Announce to yourself that you’re on the lookout for joy

Good feelings evaporate in a hurry

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Alan was a man in his early sixties who had finally reached a state of genuine peace, complete relaxation, profound calm and deep contentment in which he felt unburdened by his life’s troubles for the first time in recent memory.

Five seconds later, medical technicians wrenched the man back into consciousness with a pair of defibrillator pads, cutting short his soothing state of bliss.

It’s the punchline of the human condition.

How do you know if a person has anxiety? Check his breathing.

That’s become the norm. Forever on the razor’s edge of experiencing genuine bliss. Never quite taking full pleasure in life’s beauty.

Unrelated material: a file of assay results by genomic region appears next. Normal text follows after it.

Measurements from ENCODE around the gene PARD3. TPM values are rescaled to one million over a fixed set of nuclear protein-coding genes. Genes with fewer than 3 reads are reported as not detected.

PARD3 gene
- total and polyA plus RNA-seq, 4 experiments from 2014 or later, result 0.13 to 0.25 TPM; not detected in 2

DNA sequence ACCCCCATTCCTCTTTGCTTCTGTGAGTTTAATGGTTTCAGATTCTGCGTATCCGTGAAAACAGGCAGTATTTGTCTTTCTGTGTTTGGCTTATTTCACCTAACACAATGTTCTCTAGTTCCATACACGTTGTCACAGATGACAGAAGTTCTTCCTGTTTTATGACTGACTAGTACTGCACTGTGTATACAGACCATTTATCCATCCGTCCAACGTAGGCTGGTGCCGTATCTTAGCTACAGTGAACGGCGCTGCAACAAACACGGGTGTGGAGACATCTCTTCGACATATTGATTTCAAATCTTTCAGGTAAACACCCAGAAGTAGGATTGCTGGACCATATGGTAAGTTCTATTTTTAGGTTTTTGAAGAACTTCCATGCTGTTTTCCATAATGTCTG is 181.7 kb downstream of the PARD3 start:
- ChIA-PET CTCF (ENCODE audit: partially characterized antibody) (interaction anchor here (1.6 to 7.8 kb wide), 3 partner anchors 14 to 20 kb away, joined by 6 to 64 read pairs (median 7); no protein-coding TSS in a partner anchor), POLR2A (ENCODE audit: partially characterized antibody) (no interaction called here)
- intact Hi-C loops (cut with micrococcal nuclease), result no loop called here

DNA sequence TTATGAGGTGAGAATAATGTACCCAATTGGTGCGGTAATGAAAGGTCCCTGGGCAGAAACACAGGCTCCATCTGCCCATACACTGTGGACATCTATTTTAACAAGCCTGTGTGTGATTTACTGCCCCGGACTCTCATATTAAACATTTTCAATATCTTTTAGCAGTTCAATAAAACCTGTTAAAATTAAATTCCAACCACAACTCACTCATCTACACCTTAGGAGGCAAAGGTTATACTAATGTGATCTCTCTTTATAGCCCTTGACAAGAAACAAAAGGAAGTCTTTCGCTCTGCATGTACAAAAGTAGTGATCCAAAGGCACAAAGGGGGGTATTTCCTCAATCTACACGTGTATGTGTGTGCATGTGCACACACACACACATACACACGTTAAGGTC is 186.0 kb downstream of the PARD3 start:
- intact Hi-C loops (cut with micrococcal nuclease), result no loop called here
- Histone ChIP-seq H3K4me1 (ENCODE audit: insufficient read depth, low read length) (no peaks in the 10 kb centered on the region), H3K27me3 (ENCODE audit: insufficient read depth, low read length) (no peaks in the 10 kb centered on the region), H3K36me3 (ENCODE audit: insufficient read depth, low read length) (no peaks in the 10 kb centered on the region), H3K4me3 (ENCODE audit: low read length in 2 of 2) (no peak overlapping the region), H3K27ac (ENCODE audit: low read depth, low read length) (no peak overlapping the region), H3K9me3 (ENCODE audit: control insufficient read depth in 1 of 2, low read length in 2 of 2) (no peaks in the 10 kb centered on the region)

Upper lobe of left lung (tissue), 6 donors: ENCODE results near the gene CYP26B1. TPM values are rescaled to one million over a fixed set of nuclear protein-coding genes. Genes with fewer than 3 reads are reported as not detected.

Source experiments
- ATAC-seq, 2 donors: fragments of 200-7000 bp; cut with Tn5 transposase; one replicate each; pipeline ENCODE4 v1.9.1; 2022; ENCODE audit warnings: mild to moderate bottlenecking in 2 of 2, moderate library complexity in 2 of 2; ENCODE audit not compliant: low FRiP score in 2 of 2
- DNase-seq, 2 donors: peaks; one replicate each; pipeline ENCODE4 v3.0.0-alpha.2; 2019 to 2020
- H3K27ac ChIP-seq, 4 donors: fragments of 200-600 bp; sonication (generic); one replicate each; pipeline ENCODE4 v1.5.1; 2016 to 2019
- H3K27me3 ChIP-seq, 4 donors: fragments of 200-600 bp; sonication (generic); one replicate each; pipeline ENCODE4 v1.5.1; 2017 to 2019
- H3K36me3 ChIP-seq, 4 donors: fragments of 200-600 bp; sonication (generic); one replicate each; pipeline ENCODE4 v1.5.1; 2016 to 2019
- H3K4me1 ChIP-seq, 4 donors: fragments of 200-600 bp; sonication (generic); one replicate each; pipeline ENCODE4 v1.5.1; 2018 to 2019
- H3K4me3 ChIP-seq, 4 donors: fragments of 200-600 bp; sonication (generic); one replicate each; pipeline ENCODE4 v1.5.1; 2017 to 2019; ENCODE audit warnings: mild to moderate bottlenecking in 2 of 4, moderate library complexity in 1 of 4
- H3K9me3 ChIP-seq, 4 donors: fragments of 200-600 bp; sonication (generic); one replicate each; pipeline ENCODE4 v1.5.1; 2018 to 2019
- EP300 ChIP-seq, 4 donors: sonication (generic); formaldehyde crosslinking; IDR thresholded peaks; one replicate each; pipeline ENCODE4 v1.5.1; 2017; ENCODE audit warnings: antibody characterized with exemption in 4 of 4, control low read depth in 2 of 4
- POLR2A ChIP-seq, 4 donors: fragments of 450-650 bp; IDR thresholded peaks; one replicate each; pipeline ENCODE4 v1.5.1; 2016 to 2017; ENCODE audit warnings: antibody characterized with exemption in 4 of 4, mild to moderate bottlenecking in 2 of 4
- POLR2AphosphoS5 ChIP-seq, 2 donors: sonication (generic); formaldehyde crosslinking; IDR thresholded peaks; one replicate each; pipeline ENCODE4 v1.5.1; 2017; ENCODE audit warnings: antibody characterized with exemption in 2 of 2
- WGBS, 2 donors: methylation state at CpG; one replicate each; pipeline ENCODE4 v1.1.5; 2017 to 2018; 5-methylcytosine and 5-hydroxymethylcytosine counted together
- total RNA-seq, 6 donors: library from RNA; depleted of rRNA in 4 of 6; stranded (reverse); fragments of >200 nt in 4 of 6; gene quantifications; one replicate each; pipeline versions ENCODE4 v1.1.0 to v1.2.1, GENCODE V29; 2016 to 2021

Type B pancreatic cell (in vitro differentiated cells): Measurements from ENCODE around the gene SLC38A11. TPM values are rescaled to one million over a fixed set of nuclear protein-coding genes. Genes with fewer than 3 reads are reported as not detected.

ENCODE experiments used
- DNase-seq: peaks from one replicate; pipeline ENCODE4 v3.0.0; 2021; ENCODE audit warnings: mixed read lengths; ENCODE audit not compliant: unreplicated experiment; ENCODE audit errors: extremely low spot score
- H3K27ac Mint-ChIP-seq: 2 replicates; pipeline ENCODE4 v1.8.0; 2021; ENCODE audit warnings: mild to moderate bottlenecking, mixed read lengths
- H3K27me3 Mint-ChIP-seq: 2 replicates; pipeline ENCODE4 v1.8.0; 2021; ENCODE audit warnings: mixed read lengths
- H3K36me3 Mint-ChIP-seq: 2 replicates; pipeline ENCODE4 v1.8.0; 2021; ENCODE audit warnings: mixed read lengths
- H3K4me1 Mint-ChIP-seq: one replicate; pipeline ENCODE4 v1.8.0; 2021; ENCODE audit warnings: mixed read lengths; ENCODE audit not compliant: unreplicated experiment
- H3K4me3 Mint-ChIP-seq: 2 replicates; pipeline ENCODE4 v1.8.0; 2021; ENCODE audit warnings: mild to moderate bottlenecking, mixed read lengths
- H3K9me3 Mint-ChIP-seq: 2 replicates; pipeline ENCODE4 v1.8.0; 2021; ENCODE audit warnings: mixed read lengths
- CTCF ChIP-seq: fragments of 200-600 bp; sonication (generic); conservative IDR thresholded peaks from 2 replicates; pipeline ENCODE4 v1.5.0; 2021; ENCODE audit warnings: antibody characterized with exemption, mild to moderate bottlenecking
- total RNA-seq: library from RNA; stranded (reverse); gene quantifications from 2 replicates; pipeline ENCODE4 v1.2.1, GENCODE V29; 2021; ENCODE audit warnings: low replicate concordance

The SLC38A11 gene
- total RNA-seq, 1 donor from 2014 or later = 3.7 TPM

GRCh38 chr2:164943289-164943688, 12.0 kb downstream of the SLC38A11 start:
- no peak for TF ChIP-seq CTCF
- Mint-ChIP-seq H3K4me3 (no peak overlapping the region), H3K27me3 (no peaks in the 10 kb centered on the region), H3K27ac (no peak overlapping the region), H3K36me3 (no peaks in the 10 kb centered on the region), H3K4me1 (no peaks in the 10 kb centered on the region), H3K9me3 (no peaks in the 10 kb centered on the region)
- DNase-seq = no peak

Because right as we approach the cusp of actually enjoying life, our mind makes worries and shuts the door on joy.

And so, we become shells of people racing mindlessly from one activity to another, pulled further asunder by the opposing forces of our desire.

Maisel’s mindfulness meditation program helped me realize that joy isn’t necessarily in remarkable short supply, sometimes it’s just small and quiet. And because the absence of joy is uncentering, human beings have an existential responsibility to pry that door back open.

We have to remind ourselves, he says, that joy is available to us, that we are on the side of joy, and that joy is permitted, even in a fast paced, task driven, no nonsense culture.

In short, we have to trust the moment.

To know that all the good feelings inside of us don’t have to evaporate in a hurry.

How often do you announce to yourself that you’re on the lookout for joy?

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Scott Ginsberg
That Guy with the Nametag
Author. Speaker. Strategist. Inventor. Filmmaker. Publisher. Songwriter.

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